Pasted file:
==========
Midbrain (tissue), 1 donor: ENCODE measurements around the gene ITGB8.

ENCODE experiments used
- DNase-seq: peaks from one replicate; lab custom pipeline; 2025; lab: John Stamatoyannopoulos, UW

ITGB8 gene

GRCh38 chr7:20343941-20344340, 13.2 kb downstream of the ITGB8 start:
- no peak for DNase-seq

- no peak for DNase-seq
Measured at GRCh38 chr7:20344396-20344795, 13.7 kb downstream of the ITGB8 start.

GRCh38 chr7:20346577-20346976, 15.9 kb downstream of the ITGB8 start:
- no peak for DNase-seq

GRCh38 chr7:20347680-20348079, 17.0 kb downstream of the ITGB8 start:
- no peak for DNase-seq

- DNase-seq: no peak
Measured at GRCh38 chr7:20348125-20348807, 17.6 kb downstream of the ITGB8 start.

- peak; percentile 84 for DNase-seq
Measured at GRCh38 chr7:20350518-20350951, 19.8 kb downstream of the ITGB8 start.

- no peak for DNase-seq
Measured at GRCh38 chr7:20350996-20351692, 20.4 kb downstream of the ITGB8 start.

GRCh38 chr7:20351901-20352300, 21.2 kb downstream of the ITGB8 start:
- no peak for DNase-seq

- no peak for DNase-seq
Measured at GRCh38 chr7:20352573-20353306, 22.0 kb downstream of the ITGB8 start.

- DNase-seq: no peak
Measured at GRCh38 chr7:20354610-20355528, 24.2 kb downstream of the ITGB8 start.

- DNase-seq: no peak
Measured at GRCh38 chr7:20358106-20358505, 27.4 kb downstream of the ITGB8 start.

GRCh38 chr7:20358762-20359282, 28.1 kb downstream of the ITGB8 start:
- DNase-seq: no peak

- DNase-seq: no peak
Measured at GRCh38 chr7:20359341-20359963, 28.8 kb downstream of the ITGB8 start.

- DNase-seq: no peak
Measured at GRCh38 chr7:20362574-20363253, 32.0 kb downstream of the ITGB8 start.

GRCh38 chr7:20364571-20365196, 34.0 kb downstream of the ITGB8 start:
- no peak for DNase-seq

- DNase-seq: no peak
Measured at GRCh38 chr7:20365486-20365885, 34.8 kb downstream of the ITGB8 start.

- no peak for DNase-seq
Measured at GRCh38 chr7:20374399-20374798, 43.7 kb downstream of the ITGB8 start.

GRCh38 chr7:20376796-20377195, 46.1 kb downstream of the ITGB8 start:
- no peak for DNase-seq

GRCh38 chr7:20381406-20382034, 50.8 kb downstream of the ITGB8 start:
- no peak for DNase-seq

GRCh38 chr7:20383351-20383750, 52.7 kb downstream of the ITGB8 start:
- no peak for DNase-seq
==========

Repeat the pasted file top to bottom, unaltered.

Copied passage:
Midbrain (tissue), 1 donor: ENCODE measurements around the gene ITGB8.

ENCODE experiments used
- DNase-seq: peaks from one replicate; lab custom pipeline; 2025; lab: John Stamatoyannopoulos, UW

ITGB8 gene

GRCh38 chr7:20343941-20344340, 13.2 kb downstream of the ITGB8 start:
- no peak for DNase-seq

- no peak for DNase-seq
Measured at GRCh38 chr7:20344396-20344795, 13.7 kb downstream of the ITGB8 start.

GRCh38 chr7:20346577-20346976, 15.9 kb downstream of the ITGB8 start:
- no peak for DNase-seq

GRCh38 chr7:20347680-20348079, 17.0 kb downstream of the ITGB8 start:
- no peak for DNase-seq

- DNase-seq: no peak
Measured at GRCh38 chr7:20348125-20348807, 17.6 kb downstream of the ITGB8 start.

- peak; percentile 84 for DNase-seq
Measured at GRCh38 chr7:20350518-20350951, 19.8 kb downstream of the ITGB8 start.

- no peak for DNase-seq
Measured at GRCh38 chr7:20350996-20351692, 20.4 kb downstream of the ITGB8 start.

GRCh38 chr7:20351901-20352300, 21.2 kb downstream of the ITGB8 start:
- no peak for DNase-seq

- no peak for DNase-seq
Measured at GRCh38 chr7:20352573-20353306, 22.0 kb downstream of the ITGB8 start.

- DNase-seq: no peak
Measured at GRCh38 chr7:20354610-20355528, 24.2 kb downstream of the ITGB8 start.

- DNase-seq: no peak
Measured at GRCh38 chr7:20358106-20358505, 27.4 kb downstream of the ITGB8 start.

GRCh38 chr7:20358762-20359282, 28.1 kb downstream of the ITGB8 start:
- DNase-seq: no peak

- DNase-seq: no peak
Measured at GRCh38 chr7:20359341-20359963, 28.8 kb downstream of the ITGB8 start.

- DNase-seq: no peak
Measured at GRCh38 chr7:20362574-20363253, 32.0 kb downstream of the ITGB8 start.

GRCh38 chr7:20364571-20365196, 34.0 kb downstream of the ITGB8 start:
- no peak for DNase-seq

- DNase-seq: no peak
Measured at GRCh38 chr7:20365486-20365885, 34.8 kb downstream of the ITGB8 start.

- no peak for DNase-seq
Measured at GRCh38 chr7:20374399-20374798, 43.7 kb downstream of the ITGB8 start.

GRCh38 chr7:20376796-20377195, 46.1 kb downstream of the ITGB8 start:
- no peak for DNase-seq

GRCh38 chr7:20381406-20382034, 50.8 kb downstream of the ITGB8 start:
- no peak for DNase-seq

GRCh38 chr7:20383351-20383750, 52.7 kb downstream of the ITGB8 start:
- no peak for DNase-seq